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Quintessence Int. 2002 May;33(5):376-82.

Risk and prevention of transmission of infectious diseases in dentistry.

Author information

  • 1Department of Periodontology and Endodontics, State University of New York at Buffalo, School of Dental Medicine, 3435 Main Street, 250 Squire Hall, Buffalo, New York 14214, USA. araujo@acsu.buffalo.edu

Abstract

Health care providers are at risk for infection with bloodborne pathogens, including hepatitis B virus, human immunodeficiency virus, and hepatitis C virus. Recommended infection control practices are applicable to all settings in which dental treatment is provided. Dentists remain at low risk for occupationally acquired human immunodeficiency virus. Dental health care workers, through occupational exposure, may have a 10 times greater risk of becoming a chronic hepatitis B carrier than the average citizen. Tuberculosis is caused by Mycobacterium tuberculosis. In general, persons suspected of having pulmonary or laryngeal tuberculosis should be considered infectious if they are coughing, are undergoing cough-inducing or aerosol-generating procedures, or have sputum smears positive for acid-fast bacilli. Although the possibility of transmission of bloodborne infections from dental health care workers to patients is considered to be small, precise risks have not been quantified by carefully designed epidemiologic studies. Emphasis should be placed on consistent adherence to recommended infection control strategies, including the use of protective barriers and appropriate methods of sterilization or disinfection. Each dental facility should develop a written protocol for instrument reprocessing, operatory cleanup, and management of injuries. Such efforts may lead to the development of safer and more effective medical devices, work practices, and personal protective equipment.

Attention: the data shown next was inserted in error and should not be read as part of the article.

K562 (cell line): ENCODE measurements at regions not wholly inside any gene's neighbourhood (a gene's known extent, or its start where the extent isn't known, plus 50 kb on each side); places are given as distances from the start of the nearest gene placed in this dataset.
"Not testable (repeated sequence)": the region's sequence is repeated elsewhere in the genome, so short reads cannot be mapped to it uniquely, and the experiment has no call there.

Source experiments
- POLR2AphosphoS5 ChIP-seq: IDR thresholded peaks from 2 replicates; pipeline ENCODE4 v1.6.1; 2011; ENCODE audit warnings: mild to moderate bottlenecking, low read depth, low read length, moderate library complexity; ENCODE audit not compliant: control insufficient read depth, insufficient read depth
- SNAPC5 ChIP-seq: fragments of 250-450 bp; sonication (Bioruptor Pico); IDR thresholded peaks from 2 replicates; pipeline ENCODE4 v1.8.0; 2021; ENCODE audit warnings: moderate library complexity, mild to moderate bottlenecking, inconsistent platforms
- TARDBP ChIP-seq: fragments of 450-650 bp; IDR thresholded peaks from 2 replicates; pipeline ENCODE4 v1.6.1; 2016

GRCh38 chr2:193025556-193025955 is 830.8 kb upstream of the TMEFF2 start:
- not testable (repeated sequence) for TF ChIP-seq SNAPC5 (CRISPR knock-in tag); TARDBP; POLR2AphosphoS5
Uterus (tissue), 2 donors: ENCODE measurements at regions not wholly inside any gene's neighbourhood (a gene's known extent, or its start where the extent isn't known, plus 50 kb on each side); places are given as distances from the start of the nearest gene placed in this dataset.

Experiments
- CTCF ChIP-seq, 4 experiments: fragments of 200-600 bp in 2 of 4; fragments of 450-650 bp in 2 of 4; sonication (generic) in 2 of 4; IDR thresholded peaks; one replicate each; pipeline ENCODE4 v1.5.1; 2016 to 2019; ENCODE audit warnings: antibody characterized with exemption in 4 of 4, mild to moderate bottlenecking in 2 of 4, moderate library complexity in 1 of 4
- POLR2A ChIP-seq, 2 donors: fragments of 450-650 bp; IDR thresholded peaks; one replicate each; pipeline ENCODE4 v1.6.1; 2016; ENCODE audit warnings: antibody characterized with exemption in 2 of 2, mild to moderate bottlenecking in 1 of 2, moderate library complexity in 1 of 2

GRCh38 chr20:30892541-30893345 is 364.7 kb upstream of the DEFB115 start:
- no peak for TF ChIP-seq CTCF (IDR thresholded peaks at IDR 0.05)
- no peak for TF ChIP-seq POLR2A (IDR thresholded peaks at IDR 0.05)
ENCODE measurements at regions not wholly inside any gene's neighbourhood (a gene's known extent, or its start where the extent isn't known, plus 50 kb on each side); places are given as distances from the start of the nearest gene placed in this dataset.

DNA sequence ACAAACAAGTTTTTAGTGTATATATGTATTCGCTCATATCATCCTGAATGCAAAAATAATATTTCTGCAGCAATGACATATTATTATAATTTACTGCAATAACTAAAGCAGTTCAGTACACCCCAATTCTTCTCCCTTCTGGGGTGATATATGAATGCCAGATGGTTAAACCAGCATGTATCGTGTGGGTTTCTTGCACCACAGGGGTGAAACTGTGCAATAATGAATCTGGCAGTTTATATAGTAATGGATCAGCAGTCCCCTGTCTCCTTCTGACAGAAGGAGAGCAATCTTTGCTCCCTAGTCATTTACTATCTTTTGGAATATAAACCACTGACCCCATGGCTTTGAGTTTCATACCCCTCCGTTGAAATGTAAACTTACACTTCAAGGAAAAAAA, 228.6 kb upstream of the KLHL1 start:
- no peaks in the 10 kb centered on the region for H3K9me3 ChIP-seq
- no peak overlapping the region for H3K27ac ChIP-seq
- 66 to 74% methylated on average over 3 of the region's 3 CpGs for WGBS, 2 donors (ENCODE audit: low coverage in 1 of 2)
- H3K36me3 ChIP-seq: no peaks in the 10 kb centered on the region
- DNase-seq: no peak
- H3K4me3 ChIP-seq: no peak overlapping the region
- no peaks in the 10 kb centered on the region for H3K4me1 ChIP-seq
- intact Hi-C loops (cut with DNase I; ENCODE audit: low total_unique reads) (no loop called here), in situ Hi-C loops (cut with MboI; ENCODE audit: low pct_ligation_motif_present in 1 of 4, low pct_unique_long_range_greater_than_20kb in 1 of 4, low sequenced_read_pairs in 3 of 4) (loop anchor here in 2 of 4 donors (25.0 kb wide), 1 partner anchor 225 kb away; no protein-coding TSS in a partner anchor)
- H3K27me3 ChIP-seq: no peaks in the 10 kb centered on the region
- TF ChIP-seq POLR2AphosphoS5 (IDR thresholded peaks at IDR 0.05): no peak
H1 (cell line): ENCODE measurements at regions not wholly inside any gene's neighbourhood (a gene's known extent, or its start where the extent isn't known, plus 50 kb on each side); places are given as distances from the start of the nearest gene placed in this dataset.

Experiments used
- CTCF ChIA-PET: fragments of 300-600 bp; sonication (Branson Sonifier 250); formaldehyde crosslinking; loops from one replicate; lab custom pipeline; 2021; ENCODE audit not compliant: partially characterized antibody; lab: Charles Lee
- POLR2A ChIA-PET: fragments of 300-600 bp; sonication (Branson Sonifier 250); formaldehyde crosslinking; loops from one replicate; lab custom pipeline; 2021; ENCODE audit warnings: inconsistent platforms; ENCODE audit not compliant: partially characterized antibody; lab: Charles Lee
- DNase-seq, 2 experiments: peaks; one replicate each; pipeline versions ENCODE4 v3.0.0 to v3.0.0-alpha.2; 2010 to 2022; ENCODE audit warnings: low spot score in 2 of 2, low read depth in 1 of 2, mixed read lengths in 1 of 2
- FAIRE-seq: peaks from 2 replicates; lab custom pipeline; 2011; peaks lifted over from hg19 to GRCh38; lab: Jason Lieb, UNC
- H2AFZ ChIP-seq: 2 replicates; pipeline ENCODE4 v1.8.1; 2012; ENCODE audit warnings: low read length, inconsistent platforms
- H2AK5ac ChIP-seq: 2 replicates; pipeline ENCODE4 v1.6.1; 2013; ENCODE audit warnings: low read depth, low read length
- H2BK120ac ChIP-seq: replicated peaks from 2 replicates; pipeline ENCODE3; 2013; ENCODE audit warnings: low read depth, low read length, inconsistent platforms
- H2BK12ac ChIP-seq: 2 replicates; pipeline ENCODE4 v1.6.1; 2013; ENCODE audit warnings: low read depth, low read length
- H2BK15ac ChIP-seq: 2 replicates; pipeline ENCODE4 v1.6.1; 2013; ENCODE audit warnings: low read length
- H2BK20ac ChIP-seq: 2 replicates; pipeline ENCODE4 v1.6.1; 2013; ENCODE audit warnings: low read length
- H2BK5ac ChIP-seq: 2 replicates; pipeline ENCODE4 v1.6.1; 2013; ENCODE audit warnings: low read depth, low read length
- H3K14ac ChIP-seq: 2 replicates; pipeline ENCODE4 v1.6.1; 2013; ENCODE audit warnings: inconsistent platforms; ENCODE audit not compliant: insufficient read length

PMID:
12014168
[PubMed - indexed for MEDLINE]
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